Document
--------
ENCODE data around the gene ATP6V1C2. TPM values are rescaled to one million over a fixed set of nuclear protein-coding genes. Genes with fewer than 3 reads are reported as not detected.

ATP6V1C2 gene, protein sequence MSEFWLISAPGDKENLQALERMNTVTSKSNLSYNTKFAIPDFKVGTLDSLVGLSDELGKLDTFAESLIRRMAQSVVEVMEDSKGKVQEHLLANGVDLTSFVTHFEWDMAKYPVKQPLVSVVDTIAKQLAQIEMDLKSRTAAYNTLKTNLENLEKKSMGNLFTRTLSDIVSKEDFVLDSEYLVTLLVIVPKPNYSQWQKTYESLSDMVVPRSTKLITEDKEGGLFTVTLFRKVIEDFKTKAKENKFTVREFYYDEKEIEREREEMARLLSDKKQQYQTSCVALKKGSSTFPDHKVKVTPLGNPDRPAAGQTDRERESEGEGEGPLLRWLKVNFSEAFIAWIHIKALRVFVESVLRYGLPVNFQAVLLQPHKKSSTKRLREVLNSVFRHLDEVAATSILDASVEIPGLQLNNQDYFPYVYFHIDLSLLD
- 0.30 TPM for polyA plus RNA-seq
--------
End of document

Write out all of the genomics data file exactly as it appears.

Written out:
ENCODE data around the gene ATP6V1C2. TPM values are rescaled to one million over a fixed set of nuclear protein-coding genes. Genes with fewer than 3 reads are reported as not detected.

ATP6V1C2 gene, protein sequence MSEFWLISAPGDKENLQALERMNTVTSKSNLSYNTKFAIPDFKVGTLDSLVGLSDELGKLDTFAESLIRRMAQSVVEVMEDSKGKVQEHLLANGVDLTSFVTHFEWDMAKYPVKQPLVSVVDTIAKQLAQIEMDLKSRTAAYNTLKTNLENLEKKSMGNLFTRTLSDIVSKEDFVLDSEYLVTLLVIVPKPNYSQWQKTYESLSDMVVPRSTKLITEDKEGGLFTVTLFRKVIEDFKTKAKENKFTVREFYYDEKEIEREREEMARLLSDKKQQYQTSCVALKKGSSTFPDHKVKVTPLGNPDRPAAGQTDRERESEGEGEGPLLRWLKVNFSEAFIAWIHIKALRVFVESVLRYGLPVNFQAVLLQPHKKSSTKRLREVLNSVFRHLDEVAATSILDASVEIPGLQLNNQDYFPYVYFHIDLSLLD
- 0.30 TPM for polyA plus RNA-seq